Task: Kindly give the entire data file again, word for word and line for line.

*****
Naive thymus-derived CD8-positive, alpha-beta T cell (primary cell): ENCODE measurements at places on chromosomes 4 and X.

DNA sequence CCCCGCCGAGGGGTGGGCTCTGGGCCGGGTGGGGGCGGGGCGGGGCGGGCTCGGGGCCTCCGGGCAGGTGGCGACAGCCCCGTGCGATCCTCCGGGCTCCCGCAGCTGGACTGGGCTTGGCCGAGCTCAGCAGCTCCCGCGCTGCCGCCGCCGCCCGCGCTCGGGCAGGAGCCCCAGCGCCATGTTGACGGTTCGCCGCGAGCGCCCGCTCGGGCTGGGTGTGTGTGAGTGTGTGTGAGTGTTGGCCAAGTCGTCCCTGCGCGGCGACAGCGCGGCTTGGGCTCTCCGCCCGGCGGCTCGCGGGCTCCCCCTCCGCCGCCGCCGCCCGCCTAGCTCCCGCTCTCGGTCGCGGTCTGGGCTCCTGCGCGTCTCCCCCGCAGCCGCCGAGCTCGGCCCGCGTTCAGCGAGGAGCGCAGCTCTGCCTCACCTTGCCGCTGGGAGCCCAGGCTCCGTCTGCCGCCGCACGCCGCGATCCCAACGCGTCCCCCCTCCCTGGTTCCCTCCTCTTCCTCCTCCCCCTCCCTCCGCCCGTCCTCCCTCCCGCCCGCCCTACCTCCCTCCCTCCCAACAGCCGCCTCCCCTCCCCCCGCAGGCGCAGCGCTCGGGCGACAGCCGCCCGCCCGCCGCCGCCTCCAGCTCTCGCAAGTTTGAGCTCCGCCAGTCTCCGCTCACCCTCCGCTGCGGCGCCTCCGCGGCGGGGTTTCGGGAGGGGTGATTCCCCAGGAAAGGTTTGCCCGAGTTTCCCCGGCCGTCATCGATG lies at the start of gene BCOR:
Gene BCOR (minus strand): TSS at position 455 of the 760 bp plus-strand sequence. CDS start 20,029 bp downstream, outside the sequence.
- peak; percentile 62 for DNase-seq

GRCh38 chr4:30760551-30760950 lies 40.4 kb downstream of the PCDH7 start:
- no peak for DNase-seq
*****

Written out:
Naive thymus-derived CD8-positive, alpha-beta T cell (primary cell): ENCODE measurements at places on chromosomes 4 and X.

DNA sequence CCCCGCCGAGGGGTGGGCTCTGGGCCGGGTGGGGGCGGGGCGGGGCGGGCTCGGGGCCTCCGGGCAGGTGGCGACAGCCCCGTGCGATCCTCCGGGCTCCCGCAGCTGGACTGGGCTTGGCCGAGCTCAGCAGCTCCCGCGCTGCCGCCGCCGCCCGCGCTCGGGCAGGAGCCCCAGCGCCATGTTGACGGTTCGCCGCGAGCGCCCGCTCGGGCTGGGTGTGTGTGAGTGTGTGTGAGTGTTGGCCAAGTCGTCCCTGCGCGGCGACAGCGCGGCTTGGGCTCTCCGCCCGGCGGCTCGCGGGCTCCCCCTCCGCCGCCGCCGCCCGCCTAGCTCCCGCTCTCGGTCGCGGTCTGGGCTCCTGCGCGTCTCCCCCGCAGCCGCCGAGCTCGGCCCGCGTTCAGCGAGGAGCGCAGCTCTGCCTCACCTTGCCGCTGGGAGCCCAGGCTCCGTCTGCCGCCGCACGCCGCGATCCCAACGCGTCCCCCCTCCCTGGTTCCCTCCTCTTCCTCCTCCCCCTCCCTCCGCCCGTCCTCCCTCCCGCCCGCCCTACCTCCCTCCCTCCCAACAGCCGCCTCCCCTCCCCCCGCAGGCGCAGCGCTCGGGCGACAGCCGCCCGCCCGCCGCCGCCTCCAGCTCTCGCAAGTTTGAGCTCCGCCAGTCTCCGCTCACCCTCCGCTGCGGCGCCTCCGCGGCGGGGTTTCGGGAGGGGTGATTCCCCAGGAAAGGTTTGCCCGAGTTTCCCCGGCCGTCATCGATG lies at the start of gene BCOR:
Gene BCOR (minus strand): TSS at position 455 of the 760 bp plus-strand sequence. CDS start 20,029 bp downstream, outside the sequence.
- peak; percentile 62 for DNase-seq

GRCh38 chr4:30760551-30760950 lies 40.4 kb downstream of the PCDH7 start:
- no peak for DNase-seq